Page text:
Once the full impact of the coronavirus pandemic was realized, and sheltering in place became one of the best defenses against its spread, it became obvious that the economy was going to face significant obstacles.

One form of relief came on March 27, 2020 when the President signed the Coronavirus Aid, Relief, and Economic Security Act (the “CARES Act”). This a relief package of nearly $2 trillion includes loans to business owners with the goal of delivering short- to medium term cash liquidity to minimize some of the slow-down in national credit markets.

Much of the publicity has been focused on the Families First Coronavirus Response Act and the Paycheck Protection Program loan programs for small businesses which is administered by the U.S. Small Business Administration (“SBA”).

But it is also important to note that as part of that effort, the Treasury Secretary has also been instructed to implement a program or facility that provides financing to banks and other lenders to make direct loans to mid-sized businesses and nonprofit organizations with between 500 and 10,000 employees.

Unlike the CARES Act’s SBA loan program which quickly went into effect, this Treasury program for mid-sized businesses is not yet operational.

Here are some of the so far unanswered questions that should be addressed shortly:

  • The amount that will be available for loans to mid-sized businesses.
  • The minimum or maximum size of a loan or loan guarantee.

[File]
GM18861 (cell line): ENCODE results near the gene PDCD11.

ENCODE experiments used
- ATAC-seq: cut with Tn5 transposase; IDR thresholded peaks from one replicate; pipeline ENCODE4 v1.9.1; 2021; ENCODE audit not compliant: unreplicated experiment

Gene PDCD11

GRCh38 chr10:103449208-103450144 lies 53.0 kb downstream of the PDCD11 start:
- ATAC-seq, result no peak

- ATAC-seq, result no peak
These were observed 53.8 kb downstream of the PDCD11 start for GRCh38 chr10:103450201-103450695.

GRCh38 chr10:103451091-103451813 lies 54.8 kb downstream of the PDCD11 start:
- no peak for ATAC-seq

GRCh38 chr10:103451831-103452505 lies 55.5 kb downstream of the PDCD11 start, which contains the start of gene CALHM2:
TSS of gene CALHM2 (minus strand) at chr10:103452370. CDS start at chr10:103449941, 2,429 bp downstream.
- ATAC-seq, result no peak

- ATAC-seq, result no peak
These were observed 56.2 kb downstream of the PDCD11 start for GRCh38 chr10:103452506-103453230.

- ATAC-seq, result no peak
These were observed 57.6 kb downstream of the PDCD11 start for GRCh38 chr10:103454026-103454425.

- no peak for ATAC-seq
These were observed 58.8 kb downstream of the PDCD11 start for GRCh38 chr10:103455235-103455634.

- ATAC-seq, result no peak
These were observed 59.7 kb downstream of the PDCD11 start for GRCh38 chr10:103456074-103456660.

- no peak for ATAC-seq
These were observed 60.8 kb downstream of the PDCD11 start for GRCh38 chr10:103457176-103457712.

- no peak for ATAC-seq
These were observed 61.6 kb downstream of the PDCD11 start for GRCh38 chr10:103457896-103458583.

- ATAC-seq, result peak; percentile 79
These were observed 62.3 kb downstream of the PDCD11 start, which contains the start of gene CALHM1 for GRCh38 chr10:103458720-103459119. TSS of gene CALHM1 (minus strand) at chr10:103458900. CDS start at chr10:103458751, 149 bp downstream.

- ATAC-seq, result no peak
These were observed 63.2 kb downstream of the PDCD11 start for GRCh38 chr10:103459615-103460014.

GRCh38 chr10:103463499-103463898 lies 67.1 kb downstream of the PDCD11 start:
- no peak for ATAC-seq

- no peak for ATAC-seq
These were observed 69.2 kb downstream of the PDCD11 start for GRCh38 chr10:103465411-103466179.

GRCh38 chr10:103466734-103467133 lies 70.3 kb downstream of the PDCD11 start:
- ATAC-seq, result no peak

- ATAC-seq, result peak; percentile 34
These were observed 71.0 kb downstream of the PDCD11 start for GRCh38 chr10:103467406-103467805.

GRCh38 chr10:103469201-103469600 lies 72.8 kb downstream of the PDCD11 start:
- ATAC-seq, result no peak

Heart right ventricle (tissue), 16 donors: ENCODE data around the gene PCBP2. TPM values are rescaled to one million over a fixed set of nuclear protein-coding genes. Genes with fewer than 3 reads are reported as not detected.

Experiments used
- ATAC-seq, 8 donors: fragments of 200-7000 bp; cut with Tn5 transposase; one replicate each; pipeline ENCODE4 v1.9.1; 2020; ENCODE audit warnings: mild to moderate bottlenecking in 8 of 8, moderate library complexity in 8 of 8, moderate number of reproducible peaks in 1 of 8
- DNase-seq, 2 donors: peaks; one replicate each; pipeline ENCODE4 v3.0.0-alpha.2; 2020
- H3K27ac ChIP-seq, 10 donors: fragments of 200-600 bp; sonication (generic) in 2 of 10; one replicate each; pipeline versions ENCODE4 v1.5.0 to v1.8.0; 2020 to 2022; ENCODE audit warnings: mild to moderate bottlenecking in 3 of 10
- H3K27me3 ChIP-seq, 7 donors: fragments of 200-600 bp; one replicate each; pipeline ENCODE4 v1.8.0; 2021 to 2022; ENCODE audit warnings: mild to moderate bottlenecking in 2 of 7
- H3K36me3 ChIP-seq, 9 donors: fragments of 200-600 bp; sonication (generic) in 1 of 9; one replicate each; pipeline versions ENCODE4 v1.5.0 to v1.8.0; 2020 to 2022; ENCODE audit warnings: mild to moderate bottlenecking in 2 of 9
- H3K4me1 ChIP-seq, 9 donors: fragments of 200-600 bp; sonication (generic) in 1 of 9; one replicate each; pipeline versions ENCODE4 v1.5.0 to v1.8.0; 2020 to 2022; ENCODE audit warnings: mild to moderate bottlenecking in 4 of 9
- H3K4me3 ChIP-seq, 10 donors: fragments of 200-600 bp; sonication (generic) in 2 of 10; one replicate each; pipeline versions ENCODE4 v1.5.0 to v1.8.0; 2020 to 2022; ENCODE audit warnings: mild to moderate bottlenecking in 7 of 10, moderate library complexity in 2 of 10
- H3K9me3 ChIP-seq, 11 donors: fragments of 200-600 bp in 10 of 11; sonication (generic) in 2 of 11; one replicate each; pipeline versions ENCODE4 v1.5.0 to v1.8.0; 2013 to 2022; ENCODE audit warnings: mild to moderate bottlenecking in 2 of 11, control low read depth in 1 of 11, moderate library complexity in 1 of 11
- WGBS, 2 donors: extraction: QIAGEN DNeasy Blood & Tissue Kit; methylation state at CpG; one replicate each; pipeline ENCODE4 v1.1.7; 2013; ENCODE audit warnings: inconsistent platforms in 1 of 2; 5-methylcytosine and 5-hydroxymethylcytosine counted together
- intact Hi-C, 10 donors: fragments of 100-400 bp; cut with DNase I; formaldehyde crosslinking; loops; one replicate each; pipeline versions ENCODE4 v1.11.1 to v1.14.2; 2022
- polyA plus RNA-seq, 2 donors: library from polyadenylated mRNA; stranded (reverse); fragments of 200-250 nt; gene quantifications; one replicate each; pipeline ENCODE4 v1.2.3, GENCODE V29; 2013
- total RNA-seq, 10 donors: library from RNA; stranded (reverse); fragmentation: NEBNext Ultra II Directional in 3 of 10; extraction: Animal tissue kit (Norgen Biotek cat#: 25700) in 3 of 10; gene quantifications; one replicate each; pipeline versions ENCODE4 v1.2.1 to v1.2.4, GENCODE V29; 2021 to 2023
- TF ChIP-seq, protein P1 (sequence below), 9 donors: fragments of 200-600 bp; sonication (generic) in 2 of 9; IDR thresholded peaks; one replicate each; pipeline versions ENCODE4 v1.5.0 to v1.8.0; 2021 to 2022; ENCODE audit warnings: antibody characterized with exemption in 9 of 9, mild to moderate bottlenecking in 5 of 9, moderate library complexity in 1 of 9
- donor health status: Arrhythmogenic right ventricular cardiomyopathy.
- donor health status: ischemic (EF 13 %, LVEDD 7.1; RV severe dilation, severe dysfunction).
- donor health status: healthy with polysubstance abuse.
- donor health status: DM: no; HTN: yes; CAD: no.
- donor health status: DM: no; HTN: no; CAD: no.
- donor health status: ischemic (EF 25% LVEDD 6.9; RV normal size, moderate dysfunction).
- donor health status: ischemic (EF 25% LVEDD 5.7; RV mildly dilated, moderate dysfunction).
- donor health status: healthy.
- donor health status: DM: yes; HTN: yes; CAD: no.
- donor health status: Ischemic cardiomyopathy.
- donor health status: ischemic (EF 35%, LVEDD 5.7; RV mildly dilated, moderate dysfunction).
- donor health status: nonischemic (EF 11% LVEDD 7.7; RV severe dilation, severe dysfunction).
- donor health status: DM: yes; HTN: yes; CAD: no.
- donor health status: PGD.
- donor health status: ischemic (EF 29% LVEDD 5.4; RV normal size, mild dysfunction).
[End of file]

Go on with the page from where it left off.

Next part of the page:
• The maximum loan term.

What we do know so far:

  • The maximum interest rate for mid-sized business loans is capped at 2% per annum.
  • A loan under this program will include postponement of all principal and interest payments for at least six months (or for a longer period as the Treasury Secretary may decide).
  • For a loan or loan guarantee to be issued, there may be loan collateralization requirements, taxpayer protections and borrower solvency requirements.

The loans made under this program will include a list of specific requirements and restrictions which will be reviewed once the program takes effect.

Some of the key guidelines indicate that the recipient must be a U.S.-organized entity, domiciled in the United States, with significant operations and a majority of its employees located in the United States and the loan request must be necessary to support the recipient’s ongoing operations because of the uncertainty of current economic conditions and that the funds received will be used to retain at least 90% of the recipient’s workforce, at full compensation and benefits, until September 30, 2020.

Other restrictions apply regarding use of loan, prior debt of the borrower, payment of dividends or purchasing of stock as well as details on several additional limitations including hiring off shore employees.

While there is still much to be explained regarding the loan for mid-size businesses, for those who have between 500-10,000 employees, this loan may provide an opportunity for improving cash flow during the current crisis.